shilling for I M Pei


not that he needs it
I sat about 15 feet from I. M. Pei  last night, at a screening of a documentary about him that will be broadcast next Wednesday. It was one of those that‘s why I live in New York! moments. The documentary premiere was an hour, followed by a panel of the producer, the director/writer, and someone from the Architectural League.

The venue was The Paley Center For Media, with plush seats, wonderful sound and images, and a small (mostly?) invited audience — certainly an engaged and interested audience. It is a fascinating thing to experience a film that pretty much no one has seen before, in a small room with its creators and its subject. Given that I have been hearing about the film-in-production for a while and that I have a close second-hand relationship with one of the creators, part of the fascination comes from watching the film on two levels: for its content / impact as a film; and as the heart-felt work of someone I know, someone I have been hearing a lot about.

I will end any ‘suspense’: I loved the film and am proud to know a creator. The film is American Masters’ I. M. Pei   Building China Modern, part of the PBS series, and it will air on local Channel 13 WNET Wednesday, March 31 at 9 PM (as they say, check your listings for times on other PBS stations). It will then be available on-line for 90 days (that, and other information in the link).

The documentary is about I. M. Pei and his return to China to design an art museum in Suzhou, the 2,500 year-old city that his family had lived in for 600 years before his father brought him to America in the 1930s. Of course there are fascinating details about what the commission meant to him at this stage of his career (and to the local Chinese) and about his attempts to begin a new Chinese architecture while working within (sometimes very rigid) bounds of tradition and regulation ‘on the ground’ in China. But what interested me most was how much fun this 92 year-old man was having, and how humble he seems. Not so humble that his name isn’t on the firm, or that he won’t protect his vision or market his projects to the public, but humble about what he can accomplish and whether his ideas will work out.

We got a taste of the back-story to making this film from the panel, but there is more in the Inside This Episode section on the linked PBS page, with interviews with Producer Eugene Shirley and Director / Write Anne Makepeace. I will add one detail offered in the Q&A last night, which was offered by Didi Pei, architect son of Mr. Pei, in answer to an audience question about the ‘special’ entrance door to the new museum (which is mostly glass, with circular elements that split as the door opens). The premise of the question suggested that the door was an element created to use Chinese forms in this modern device and how fitting for this project. Didi Pei’s answer: we’ve used that door in a lot of projects, including here at [I am blanking on which local New York hospital].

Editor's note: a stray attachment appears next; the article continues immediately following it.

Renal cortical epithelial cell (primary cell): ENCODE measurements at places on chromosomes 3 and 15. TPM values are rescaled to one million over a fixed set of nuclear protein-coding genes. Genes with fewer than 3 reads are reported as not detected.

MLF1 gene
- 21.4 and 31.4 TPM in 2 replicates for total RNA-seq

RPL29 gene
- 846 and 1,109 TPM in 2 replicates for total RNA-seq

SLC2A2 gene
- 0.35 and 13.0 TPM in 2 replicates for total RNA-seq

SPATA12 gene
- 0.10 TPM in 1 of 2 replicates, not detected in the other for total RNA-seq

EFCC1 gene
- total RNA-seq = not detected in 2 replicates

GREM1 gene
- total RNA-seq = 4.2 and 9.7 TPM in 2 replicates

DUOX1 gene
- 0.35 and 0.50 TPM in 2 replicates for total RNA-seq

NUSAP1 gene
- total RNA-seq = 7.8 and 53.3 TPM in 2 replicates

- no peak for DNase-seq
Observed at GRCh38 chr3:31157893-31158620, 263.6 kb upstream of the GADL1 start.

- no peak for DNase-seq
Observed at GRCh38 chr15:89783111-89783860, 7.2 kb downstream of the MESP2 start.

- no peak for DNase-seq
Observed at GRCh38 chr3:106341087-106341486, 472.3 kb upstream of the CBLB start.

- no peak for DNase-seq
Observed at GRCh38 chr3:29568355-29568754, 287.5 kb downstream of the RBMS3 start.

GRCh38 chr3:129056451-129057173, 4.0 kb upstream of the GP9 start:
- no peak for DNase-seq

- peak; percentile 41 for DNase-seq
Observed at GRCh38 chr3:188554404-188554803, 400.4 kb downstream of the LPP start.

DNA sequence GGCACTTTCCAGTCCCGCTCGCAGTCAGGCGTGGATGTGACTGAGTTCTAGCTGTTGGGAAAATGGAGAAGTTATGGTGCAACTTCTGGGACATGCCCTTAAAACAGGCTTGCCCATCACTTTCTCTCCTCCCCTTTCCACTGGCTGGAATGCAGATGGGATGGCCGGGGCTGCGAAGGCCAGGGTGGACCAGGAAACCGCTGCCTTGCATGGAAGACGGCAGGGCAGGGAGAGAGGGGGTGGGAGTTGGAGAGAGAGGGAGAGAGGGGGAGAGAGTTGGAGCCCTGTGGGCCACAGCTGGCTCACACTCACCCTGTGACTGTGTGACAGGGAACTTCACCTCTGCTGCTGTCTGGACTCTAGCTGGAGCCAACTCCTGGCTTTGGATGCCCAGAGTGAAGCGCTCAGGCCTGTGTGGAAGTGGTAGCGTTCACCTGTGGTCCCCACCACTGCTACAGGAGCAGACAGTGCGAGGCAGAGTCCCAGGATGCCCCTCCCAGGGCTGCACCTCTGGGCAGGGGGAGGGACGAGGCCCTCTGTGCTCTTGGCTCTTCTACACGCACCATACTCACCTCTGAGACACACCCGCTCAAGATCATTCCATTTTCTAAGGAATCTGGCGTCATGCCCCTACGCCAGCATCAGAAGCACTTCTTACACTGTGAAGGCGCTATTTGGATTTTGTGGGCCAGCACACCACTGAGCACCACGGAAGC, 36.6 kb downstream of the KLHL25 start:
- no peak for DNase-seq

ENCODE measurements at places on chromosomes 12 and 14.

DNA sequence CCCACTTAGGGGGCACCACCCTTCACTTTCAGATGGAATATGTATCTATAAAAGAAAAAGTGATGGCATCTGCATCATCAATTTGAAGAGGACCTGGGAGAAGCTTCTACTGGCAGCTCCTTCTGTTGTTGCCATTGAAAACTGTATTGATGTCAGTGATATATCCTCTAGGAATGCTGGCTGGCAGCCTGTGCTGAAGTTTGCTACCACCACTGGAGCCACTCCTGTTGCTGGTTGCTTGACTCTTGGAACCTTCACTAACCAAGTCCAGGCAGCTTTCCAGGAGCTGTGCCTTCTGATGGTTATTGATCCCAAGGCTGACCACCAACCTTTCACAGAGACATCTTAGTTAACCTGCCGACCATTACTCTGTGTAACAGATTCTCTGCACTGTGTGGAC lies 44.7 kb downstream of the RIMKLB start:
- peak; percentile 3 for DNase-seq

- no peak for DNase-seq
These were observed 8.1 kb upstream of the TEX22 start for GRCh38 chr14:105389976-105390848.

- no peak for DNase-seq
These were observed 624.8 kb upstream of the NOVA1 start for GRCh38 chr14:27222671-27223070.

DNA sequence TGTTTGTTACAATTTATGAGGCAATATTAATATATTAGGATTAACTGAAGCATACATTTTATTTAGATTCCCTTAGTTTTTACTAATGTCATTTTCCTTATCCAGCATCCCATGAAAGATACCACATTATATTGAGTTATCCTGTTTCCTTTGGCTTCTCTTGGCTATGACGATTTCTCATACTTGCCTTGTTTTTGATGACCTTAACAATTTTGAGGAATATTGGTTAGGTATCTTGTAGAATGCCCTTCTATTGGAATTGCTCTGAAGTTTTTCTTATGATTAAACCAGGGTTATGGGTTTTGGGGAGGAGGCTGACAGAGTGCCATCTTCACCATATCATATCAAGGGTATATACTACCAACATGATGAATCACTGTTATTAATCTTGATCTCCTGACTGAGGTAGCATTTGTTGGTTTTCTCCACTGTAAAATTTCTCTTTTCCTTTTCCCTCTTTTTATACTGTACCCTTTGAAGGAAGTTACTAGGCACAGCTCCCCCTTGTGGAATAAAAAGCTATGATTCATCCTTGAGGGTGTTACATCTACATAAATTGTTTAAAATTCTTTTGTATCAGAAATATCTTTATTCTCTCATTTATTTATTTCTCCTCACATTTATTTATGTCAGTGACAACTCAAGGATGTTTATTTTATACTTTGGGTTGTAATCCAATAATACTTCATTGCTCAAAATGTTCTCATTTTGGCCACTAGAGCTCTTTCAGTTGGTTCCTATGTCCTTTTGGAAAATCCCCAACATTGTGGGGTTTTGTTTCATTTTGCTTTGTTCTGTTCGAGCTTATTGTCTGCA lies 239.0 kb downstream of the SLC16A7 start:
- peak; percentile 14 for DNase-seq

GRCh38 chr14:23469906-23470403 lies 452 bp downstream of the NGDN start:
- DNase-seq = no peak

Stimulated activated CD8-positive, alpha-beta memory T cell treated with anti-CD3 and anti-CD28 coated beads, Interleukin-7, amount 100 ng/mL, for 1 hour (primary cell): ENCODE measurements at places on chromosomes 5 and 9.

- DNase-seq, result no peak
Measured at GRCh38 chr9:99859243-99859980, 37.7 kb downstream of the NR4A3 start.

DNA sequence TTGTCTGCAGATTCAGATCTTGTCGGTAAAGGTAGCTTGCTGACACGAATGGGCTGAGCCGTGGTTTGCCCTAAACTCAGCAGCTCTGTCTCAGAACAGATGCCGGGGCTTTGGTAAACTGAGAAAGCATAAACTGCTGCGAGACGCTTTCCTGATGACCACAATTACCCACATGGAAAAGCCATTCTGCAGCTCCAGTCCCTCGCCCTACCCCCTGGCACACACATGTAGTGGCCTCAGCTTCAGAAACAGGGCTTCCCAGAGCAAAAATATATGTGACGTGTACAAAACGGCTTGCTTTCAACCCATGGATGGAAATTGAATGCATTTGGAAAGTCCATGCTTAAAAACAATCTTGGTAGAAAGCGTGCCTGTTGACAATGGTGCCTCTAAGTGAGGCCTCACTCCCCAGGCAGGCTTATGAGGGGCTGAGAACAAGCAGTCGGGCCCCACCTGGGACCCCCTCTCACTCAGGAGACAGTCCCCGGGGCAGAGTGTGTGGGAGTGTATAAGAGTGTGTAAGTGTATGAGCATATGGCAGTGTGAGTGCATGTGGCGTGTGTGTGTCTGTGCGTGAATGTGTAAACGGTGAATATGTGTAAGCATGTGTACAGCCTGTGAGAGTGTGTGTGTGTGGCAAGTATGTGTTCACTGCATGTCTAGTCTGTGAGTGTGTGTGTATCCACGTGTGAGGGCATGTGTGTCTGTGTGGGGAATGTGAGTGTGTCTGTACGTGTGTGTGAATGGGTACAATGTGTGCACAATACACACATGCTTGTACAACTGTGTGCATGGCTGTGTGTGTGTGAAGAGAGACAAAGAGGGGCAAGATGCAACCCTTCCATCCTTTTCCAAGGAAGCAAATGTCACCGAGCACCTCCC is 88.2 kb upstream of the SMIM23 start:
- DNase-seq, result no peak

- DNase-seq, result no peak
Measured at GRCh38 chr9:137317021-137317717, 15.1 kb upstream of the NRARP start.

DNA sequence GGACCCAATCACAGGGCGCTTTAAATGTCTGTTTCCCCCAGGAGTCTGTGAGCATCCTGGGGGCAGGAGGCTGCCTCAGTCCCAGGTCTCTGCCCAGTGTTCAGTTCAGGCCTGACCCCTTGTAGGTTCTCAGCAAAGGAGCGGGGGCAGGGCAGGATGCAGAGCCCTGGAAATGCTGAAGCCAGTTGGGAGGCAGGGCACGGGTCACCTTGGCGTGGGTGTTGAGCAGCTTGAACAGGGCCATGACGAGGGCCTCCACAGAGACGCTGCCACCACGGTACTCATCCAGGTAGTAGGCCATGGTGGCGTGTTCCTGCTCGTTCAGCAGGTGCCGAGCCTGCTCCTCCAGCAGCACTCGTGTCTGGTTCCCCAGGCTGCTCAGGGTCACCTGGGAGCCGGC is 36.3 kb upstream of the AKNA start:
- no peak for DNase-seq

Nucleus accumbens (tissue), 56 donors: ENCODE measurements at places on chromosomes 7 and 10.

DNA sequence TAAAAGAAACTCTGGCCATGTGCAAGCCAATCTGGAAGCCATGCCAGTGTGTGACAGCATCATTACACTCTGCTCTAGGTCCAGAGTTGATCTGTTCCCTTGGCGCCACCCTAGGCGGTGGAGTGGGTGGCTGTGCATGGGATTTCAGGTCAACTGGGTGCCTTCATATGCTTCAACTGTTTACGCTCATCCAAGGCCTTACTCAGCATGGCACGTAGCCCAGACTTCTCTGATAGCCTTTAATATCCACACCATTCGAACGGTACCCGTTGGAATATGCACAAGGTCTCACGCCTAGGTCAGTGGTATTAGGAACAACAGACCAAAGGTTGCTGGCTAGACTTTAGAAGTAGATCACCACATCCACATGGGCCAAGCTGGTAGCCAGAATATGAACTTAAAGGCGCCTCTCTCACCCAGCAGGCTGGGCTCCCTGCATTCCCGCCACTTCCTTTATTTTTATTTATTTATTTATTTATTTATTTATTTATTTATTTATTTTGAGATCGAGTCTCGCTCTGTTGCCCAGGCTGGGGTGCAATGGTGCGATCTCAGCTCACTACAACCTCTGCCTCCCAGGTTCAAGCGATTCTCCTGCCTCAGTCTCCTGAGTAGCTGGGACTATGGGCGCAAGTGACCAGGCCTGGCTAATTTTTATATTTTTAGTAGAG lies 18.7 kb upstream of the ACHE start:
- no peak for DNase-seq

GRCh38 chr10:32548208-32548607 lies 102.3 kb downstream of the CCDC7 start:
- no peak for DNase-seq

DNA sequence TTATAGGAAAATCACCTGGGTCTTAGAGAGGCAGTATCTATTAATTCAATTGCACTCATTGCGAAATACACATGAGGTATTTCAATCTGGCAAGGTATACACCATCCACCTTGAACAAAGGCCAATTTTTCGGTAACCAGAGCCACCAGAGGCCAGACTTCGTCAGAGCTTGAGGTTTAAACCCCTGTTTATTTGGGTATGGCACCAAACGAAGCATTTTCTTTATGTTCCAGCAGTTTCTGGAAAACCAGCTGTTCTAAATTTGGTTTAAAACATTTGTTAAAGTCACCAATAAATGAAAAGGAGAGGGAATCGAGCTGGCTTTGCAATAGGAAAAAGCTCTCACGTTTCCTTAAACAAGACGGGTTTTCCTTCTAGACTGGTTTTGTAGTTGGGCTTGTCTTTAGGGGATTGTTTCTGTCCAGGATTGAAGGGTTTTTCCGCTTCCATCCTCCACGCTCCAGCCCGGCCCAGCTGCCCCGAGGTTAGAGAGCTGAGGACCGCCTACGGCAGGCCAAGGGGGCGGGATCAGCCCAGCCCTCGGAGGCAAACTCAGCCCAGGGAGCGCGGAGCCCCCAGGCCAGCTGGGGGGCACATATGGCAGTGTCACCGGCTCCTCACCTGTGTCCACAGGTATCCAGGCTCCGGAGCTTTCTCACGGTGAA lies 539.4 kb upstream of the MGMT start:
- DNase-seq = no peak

Architecture aside, I found it interesting that the Chinese government reached out to a Chinese refugee for a high-profile project. With 3 articles in today’s NY Times about Google vs. China (one is here) as a battle by that government to control what the people are exposed to, it strikes me as odd to give Mr. Pei a platform (a stamp of approval, even) on an official project. The creators commented that traveling with Mr. Pei in China was like traveling with a rock star, which was a phenomenon you could see in the film. Plus, his warm manner, his fluent Chinese, his ease with everyone, from government officials to the worker who was responsible for ‘scarring the rock’ (see the film; you’ll understand), all had to have a beneficial propaganda effect that runs counter to official story lines. I guess one ‘answer’ is that ‘China’ is just too big for all of it to move in one direction at once.

high class friends in high places

I am not aware of any Pei-designed lofts, but I do have other interests. And it is surely nice to have friends who invite me to such events. Thank you, Charles; congratulations, Anne!

I need to shill more often
Long-time readers know that Manhattan Loft Guy sometimes shamelessly promotes people or efforts that are interesting, or engaging, or by friends, or (for some other reason). I tried to help a non-profit theater group find some free space on February 26, with theater group needs some FREE space short-term / anyone have some?, but so far as I know that did not work out. I promoted a friend’s art work on February 10, 2009 in diversion / art from a Manhattan loft neighborhood (do any loft building art committees need decorative art for walls or lobbies?? operators are still standing by). I linked to a fascinating collection of old-time Manhattan photos on September 25, 2008 in NYC photos / could not stop scrolling, which reminds me that I should do more linking to pictures and sites more often.

That collection indicates to me that it would take a very long-time reader to see this as a trend, and that I really should do this more often. That’s one reason I started today….

all thumbs up
You can watch a preview from the PBS link. To sum up: If you have any interest in architecture or in China, I highly recommend it. If you have little interest in China or in architecture, I highly recommend it.

My favorite part: seeing that the stone garden really did work. (Nice job, ‘scarring the rock’ guy!)

© Sandy Mattingly 2010



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